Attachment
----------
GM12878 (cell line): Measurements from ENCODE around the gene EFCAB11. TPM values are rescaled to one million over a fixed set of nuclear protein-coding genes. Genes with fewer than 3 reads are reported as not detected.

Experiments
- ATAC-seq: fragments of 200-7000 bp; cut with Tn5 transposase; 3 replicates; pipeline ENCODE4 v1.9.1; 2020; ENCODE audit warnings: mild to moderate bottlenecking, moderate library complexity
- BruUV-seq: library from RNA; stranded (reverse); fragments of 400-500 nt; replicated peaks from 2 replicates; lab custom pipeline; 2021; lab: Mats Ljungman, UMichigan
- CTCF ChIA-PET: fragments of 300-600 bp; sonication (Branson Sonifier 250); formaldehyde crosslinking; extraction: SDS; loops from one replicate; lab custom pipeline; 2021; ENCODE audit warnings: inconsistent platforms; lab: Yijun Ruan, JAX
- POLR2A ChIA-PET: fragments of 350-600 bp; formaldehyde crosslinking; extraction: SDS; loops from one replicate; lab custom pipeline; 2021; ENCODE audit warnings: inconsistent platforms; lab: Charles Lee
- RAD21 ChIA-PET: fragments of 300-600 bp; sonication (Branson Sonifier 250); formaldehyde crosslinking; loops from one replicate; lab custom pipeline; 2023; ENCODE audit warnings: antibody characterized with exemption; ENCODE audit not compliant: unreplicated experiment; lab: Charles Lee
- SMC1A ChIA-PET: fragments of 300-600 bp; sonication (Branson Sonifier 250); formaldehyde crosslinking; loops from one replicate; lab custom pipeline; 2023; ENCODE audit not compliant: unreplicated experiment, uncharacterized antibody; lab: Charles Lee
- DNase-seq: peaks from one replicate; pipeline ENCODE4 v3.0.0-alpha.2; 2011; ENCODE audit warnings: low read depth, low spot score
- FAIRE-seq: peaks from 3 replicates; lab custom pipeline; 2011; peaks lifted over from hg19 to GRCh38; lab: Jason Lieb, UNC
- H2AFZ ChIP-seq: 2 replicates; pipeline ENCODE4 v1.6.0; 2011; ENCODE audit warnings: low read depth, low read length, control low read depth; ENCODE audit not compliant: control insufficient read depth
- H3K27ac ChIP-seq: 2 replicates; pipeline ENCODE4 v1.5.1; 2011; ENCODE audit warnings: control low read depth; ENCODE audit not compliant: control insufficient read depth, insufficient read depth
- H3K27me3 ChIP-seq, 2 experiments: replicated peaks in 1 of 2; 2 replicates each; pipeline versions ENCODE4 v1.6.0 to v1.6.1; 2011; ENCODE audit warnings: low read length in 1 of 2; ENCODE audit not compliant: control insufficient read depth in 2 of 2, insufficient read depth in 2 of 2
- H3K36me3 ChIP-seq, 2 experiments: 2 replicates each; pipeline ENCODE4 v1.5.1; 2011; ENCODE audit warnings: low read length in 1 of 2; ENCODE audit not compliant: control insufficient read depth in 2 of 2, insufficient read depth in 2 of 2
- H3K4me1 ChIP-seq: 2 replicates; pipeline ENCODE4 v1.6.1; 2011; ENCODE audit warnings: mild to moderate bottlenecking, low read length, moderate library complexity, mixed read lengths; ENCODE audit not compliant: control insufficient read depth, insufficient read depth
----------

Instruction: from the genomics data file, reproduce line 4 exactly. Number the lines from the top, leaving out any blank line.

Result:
- BruUV-seq: library from RNA; stranded (reverse); fragments of 400-500 nt; replicated peaks from 2 replicates; lab custom pipeline; 2021; lab: Mats Ljungman, UMichigan